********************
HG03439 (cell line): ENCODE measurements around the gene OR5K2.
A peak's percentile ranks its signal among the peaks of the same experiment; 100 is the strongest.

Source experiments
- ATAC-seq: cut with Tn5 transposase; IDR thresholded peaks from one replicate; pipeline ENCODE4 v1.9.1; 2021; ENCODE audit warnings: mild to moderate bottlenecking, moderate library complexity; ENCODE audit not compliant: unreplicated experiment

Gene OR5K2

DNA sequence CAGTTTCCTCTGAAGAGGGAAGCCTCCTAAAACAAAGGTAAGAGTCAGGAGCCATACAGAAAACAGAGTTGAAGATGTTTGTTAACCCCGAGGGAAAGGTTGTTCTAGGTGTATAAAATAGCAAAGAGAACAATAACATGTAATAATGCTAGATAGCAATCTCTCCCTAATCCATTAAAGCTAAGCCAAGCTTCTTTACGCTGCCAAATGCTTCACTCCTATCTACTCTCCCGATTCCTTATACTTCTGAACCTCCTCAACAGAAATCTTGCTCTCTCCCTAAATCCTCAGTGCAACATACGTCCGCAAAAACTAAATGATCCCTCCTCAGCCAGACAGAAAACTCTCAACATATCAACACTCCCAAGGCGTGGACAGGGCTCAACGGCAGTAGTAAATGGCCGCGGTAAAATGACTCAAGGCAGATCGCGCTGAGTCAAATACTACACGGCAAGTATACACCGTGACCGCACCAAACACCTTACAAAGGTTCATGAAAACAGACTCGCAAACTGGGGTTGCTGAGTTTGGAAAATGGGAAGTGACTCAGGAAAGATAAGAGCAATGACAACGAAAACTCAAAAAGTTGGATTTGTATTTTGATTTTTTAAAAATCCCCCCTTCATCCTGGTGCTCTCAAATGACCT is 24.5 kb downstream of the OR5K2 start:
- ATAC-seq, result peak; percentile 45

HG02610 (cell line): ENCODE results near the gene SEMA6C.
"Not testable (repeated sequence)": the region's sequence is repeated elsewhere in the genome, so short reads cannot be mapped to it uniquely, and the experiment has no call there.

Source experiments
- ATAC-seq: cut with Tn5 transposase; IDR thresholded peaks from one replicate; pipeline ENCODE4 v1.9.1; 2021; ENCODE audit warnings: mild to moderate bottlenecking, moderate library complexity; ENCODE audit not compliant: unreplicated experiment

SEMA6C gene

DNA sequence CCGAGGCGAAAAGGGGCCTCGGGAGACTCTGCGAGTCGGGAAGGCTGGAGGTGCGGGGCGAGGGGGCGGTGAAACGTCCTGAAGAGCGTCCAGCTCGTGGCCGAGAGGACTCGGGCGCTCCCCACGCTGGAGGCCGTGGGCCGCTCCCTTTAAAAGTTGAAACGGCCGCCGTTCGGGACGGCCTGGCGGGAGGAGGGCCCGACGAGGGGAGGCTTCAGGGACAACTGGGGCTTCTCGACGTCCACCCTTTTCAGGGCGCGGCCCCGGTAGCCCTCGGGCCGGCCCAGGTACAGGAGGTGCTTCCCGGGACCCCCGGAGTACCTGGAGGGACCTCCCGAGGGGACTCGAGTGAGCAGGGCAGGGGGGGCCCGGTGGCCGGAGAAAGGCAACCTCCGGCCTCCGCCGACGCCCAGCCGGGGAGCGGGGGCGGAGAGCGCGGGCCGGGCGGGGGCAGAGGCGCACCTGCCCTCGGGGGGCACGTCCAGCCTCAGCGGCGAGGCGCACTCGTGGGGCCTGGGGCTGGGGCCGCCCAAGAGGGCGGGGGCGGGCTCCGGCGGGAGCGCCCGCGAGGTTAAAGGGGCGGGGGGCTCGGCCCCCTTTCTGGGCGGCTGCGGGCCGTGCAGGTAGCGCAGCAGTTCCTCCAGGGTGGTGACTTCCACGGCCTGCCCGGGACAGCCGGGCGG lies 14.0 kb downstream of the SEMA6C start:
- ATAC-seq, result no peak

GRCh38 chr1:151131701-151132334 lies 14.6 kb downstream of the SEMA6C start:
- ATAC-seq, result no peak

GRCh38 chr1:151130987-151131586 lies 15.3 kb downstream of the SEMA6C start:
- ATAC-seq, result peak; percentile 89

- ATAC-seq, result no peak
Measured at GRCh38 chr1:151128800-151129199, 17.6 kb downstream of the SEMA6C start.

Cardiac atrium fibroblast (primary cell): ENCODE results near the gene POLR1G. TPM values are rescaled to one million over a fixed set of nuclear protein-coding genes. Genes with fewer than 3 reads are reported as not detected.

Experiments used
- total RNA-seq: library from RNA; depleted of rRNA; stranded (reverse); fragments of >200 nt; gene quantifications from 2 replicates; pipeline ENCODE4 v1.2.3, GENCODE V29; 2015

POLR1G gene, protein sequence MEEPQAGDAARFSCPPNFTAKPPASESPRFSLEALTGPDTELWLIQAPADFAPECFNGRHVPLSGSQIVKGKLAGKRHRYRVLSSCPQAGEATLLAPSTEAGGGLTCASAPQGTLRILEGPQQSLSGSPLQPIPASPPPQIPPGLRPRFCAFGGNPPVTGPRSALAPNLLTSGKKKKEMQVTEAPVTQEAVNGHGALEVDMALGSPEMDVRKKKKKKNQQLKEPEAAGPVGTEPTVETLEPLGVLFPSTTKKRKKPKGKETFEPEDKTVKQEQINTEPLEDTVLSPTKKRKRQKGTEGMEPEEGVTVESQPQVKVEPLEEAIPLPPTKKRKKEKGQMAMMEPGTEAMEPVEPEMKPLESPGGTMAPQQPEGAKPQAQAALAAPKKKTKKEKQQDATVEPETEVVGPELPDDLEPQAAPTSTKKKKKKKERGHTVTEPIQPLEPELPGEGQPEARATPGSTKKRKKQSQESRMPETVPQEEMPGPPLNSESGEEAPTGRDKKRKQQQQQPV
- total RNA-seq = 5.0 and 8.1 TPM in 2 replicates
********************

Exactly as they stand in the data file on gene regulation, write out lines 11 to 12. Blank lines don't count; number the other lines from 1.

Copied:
- ATAC-seq: cut with Tn5 transposase; IDR thresholded peaks from one replicate; pipeline ENCODE4 v1.9.1; 2021; ENCODE audit warnings: mild to moderate bottlenecking, moderate library complexity; ENCODE audit not compliant: unreplicated experiment

SEMA6C gene